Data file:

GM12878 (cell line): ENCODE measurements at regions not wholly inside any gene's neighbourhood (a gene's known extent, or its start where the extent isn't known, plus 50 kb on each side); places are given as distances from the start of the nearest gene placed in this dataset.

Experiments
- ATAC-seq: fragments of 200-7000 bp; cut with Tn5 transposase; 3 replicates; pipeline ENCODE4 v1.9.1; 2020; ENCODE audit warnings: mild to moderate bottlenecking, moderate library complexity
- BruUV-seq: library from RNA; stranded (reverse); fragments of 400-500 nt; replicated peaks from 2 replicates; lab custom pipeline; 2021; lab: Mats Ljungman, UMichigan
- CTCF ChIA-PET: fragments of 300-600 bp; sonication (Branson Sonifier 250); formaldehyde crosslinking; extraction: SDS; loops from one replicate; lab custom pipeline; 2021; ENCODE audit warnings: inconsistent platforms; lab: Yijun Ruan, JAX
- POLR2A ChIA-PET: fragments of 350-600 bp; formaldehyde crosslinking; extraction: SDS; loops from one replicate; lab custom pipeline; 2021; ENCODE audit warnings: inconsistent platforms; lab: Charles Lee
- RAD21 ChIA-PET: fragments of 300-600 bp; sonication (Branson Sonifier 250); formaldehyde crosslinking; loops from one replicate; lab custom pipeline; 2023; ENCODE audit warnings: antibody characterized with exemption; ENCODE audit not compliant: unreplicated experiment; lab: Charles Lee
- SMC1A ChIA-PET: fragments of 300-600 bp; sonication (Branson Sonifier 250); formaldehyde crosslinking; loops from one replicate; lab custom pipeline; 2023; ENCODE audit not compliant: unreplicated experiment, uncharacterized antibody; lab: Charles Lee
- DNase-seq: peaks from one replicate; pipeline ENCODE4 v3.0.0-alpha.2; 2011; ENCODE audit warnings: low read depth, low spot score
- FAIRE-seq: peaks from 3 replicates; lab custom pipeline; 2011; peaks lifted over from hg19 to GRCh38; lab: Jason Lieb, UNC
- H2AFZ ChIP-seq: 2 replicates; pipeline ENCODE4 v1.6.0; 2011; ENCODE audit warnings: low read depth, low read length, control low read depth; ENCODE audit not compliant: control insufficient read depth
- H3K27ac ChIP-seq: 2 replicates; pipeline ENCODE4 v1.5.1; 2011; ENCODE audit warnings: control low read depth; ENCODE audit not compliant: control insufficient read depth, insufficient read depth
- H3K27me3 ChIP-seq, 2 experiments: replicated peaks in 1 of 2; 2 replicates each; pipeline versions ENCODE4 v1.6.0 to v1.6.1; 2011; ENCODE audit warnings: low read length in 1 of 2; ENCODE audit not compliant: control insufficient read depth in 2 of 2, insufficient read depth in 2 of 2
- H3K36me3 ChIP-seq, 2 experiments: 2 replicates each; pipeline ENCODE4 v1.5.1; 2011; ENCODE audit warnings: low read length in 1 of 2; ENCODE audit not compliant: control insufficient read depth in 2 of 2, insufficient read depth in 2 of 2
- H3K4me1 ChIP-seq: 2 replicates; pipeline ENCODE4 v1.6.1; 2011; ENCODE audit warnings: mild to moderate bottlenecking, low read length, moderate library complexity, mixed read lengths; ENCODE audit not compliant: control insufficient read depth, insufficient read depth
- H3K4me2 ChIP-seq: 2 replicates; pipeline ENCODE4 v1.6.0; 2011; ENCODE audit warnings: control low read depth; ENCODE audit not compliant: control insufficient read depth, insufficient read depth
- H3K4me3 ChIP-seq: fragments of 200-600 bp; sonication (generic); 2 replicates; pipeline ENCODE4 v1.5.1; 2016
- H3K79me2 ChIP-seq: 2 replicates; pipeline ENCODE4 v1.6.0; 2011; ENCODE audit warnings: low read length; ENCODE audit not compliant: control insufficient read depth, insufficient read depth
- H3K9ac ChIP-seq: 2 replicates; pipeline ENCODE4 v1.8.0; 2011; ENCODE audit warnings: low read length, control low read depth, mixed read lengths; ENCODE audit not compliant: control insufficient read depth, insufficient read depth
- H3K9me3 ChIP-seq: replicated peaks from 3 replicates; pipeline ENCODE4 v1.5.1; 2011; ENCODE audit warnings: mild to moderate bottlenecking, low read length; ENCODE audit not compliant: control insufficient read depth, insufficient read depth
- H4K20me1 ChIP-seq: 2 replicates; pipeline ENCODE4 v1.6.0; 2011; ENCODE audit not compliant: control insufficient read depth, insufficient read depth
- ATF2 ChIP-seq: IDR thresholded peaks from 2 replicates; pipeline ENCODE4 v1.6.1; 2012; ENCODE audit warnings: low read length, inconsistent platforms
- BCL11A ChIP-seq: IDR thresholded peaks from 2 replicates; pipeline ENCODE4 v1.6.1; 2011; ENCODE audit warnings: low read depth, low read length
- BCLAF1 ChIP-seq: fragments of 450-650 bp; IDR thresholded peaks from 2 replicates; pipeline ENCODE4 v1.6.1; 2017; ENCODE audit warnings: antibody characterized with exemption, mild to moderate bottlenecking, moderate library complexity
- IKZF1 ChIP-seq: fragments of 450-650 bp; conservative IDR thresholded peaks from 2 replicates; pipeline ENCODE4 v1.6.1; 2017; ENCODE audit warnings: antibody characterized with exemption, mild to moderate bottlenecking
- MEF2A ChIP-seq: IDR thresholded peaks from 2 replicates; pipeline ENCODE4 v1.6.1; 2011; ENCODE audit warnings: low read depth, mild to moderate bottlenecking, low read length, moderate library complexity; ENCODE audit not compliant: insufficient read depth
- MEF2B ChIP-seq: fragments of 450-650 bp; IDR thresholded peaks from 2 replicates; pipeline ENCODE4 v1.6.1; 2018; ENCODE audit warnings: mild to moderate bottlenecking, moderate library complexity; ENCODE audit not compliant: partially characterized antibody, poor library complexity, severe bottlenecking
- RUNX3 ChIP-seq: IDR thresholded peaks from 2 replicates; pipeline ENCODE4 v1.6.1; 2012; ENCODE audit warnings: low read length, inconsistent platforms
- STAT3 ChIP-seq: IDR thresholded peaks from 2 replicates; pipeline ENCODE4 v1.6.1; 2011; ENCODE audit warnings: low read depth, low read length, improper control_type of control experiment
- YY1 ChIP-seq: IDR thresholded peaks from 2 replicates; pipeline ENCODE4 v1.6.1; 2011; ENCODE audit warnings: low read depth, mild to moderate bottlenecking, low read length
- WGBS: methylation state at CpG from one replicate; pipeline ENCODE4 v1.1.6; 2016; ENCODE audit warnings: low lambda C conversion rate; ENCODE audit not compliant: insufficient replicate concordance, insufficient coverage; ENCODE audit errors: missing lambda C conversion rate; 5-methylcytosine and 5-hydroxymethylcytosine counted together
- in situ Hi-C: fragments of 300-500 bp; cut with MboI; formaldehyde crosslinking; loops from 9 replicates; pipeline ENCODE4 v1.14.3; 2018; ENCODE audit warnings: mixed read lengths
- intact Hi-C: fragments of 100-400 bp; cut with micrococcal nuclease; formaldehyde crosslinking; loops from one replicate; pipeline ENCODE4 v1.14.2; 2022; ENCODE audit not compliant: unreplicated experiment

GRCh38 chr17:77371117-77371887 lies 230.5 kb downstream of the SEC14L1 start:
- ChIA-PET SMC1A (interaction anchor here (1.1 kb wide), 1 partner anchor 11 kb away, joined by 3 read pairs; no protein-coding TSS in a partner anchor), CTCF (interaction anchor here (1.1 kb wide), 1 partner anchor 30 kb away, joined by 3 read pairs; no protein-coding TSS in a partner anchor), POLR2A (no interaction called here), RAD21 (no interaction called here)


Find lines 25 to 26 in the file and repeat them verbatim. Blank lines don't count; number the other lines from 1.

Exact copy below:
- IKZF1 ChIP-seq: fragments of 450-650 bp; conservative IDR thresholded peaks from 2 replicates; pipeline ENCODE4 v1.6.1; 2017; ENCODE audit warnings: antibody characterized with exemption, mild to moderate bottlenecking
- MEF2A ChIP-seq: IDR thresholded peaks from 2 replicates; pipeline ENCODE4 v1.6.1; 2011; ENCODE audit warnings: low read depth, mild to moderate bottlenecking, low read length, moderate library complexity; ENCODE audit not compliant: insufficient read depth